His treatment finished in August 2013 but he is still dealing with the side effects to this day. The harsh treatment has left Marley with cognitive and executive functioning issues, needing the help of tutors and occupational therapy.

“9 years later he had a weekend of adventure and friends. He has scars that run deeper than I thought possible, and still struggles but he is here.” Says a grateful Kerrin. “We are lucky. I will band on until the end of time to raise awareness and funding to help kids and their families with support and research.”

Marley continues to be an ambassador for CLCRF and has attended several functions over the years with his mum and brother to help raise awareness for cancer research.

More research is still needed for better outcomes for children with cancer. By donating to CLCRF, you can help us to not only increase the chances of survival, but also fund research into more effective protocols for drug treatment therapy.

Jackson’s Story

Jackson is one of over 600 Australian children who are diagnosed with cancer every year. Just like many of these children, Jackson has spent the majority of his short life in hospital fighting the horrible disease.

Jackson’s Story begins with a suspected stomach bug when he was just 7 months old. Two different GPs brushed it off as a virus but Jackson’s mum Michelle remained concerned when his stomach seemed swollen and the vomiting and diarrhoea continued. After the second GP visit, Jackson vomited all over the floor at Woolworths and his eyes started to roll to the back of his head. A nearby midwife told Michelle to take Jackson to the hospital immediately.

“I kept saying Jackson, Jackson to try and get him to respond but he wasn’t really responding.” Says Michelle. “I just started panicking and panicking more now that a nurse had seen him and was worried enough to tell me to go to hospital.”

Michelle took Jackson to Bunbury Hospital and after being concerned about dark bruises on the top of his forehead, he was sent to a CT scan. A paediatrician then examined Jackson and Michele asked if she should be calling her husband Marc, who was working away, to come home.

“I remember the doctor looking up at me and the look on his face said everything. Without seeing the blood results, he was 99% sure that Jackson had leukaemia.”

They went straight to the Emergency Department at Perth’s Children’s Hospital where Jackson was diagnosed with both Acute Lymphoblastic Leukaemia (ALL) and Acute Myeloid Leukaemia (AML). Since his diagnosis Jackson has experienced many setbacks on his treatment journey, including a staph infection, a murmur in his heart and a relapse of AML in his right testis. He has undergone intense high dose chemotherapy, a bone marrow transplant and radiation therapy.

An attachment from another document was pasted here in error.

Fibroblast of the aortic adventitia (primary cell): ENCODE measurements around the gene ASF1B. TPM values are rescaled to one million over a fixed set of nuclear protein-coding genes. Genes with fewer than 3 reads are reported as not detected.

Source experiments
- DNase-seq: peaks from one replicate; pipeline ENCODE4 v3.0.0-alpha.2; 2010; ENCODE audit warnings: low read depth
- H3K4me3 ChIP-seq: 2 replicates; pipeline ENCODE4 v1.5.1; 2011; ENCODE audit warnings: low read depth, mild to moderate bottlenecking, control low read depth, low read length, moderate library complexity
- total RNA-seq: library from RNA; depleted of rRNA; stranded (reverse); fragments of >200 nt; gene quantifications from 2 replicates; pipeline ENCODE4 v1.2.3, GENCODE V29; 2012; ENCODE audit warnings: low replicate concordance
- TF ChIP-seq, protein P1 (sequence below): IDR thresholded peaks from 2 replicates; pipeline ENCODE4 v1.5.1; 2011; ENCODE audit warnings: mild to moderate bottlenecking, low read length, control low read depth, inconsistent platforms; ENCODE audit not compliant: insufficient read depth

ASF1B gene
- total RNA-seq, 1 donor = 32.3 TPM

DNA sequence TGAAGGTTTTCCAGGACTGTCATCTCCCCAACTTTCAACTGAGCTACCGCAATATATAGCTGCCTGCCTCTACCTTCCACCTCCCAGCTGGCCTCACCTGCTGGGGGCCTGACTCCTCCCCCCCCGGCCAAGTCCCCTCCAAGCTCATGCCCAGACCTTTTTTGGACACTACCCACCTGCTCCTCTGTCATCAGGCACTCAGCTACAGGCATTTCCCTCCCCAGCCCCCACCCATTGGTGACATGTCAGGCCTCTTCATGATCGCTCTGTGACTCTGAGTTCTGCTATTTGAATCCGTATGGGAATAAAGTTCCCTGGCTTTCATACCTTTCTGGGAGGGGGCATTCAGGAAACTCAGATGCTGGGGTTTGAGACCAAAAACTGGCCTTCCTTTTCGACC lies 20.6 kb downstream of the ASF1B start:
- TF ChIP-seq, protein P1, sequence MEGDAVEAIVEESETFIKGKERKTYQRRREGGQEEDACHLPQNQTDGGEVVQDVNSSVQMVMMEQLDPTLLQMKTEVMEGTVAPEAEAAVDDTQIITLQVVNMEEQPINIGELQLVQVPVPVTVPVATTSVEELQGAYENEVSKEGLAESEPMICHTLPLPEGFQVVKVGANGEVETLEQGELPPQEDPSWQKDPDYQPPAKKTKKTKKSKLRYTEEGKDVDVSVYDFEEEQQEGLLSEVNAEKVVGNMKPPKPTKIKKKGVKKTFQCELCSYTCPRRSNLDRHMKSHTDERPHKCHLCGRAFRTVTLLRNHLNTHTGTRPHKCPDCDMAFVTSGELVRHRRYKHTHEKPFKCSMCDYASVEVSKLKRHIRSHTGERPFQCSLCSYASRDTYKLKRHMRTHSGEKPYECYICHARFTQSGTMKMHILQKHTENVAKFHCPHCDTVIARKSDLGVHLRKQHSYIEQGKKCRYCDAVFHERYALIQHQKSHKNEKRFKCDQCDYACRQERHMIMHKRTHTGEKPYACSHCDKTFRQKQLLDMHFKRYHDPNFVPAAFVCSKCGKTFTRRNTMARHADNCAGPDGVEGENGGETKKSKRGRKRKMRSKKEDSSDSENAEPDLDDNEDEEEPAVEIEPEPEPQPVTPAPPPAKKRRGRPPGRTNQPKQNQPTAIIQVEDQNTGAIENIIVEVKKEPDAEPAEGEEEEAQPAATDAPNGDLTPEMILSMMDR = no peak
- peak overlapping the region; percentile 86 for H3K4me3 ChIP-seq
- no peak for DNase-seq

Jackson and his family still have a tough road ahead of them to beat this horrible disease. The family currently have to wait another three months to see if Jackson’s bone marrow transplant was successful, in the hope that he might be in complete remission.

To ensure CLCRF can continue to fund life-changing research to offer hope to families like Jackson’s, we need your help. By making a tax-deductible donation before June 30, you will be helping to make a huge difference.

Read more about Jackson’s story and donate today


Hunter Reaches a Milestone on his Road to Recovery

We received some great news this week with six-year-old Hunter reaching a special milestone in his cancer treatment and being the first to ring Perth Children’s Hospital’s new treatment bell.

Friday 3 May marked 100 days since Hunter’s life-saving bone marrow transplant. On the very same day, the oncology ward at Perth’s Children’s Hospital unveiled its first ever treatment bell.

“The bell is a symbol that’s rung at the end of treatment to recognise everything that the child and the family has gone through in their cancer journey.” Says Dr Annie Ryan, Paediatric Oncologist.

The first 100 days after a bone marrow transplant are said to be the most critical and although Hunter is not in the clear yet, the end of his tough road to recovery is now in sight. This was excellent news for Hunter’s family who were devastated last September when Hunter relapsed after almost two years of treatment for acute lymphoblastic leukemia.

Hunter celebrated this big achievement with a limo ride and a swim in his friend’s pool. This is the first time Hunter has been healthy enough to swim since his diagnosis at the age of three.

By helping fund the important research into childhood cancer by CLCRF, more children like Hunter can reach milestones in their cancer treatment journeys. If you would like to make a donation to the Foundation, head to our donate page.

News Archive